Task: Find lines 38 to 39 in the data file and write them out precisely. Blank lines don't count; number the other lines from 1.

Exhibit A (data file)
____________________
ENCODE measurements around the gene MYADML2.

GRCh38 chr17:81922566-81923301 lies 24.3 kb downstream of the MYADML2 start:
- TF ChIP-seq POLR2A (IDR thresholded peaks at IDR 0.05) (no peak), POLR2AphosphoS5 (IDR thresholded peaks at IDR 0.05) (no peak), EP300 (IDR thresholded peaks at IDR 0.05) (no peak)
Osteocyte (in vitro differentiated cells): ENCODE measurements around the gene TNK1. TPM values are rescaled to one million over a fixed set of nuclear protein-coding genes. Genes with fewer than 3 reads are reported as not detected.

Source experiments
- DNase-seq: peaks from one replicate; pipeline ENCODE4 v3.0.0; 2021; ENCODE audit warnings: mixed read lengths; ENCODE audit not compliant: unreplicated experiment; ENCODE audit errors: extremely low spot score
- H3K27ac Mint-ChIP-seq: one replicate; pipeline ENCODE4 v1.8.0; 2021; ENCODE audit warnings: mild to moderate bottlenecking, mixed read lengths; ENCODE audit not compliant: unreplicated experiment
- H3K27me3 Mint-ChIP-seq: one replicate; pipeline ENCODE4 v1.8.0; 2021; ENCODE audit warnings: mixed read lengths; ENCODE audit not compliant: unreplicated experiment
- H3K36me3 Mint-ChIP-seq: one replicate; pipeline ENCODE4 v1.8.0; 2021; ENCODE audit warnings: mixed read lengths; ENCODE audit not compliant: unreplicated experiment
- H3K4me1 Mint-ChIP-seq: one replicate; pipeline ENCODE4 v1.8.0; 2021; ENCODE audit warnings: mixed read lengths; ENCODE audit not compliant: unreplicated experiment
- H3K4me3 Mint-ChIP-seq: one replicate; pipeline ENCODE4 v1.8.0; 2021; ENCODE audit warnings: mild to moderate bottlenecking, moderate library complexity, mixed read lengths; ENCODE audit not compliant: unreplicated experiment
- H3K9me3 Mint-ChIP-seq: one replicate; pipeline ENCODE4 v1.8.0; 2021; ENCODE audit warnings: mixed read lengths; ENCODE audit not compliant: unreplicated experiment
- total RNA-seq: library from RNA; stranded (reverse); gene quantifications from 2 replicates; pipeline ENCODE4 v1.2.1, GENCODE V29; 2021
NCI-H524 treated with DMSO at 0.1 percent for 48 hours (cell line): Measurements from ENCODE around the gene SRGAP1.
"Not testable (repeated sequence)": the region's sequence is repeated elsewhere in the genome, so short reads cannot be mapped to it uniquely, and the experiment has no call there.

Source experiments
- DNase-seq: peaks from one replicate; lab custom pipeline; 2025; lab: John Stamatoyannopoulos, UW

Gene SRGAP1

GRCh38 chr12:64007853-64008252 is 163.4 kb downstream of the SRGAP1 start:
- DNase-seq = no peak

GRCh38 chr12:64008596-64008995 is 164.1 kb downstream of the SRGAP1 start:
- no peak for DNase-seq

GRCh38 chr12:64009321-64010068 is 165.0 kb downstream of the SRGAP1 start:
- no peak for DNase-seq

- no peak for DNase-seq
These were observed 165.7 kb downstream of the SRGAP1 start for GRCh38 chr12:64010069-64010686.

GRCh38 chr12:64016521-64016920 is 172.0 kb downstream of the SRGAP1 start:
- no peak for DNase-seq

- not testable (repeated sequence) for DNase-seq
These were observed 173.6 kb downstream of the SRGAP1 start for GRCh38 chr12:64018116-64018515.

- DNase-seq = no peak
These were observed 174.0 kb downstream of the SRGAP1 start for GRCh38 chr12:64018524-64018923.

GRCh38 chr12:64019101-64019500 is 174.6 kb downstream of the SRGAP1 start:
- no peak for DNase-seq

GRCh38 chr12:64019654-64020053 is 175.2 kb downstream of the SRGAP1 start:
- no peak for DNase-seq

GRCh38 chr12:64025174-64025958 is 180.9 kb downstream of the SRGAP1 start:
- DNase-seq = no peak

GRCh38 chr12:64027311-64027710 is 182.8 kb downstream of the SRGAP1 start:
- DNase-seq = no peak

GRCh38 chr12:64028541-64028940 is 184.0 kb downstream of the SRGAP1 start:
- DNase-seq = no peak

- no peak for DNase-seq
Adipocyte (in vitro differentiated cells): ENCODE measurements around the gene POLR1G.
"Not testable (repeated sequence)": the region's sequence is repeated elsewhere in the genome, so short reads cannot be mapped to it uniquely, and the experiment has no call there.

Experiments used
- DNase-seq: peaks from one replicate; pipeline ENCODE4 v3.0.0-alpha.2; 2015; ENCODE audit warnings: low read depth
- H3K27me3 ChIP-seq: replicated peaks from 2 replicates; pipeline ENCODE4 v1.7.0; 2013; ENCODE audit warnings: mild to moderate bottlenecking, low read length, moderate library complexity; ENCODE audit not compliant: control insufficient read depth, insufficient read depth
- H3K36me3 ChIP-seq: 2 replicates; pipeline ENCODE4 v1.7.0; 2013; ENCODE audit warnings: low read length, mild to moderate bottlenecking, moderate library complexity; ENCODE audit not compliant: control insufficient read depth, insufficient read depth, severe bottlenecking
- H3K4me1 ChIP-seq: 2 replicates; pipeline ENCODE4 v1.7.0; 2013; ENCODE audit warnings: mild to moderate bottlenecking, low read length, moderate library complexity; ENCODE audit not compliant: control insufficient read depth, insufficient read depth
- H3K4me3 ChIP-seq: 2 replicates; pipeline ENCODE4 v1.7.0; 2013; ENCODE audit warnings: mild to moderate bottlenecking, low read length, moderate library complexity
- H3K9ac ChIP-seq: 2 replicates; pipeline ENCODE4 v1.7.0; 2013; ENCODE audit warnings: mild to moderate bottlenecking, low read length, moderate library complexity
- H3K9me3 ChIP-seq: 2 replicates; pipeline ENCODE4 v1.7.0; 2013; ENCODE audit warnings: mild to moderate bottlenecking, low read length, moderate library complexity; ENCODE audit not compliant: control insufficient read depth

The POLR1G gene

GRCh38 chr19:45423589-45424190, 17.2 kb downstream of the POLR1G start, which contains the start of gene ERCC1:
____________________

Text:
- DNase-seq = no peak

GRCh38 chr12:64027311-64027710 is 182.8 kb downstream of the SRGAP1 start: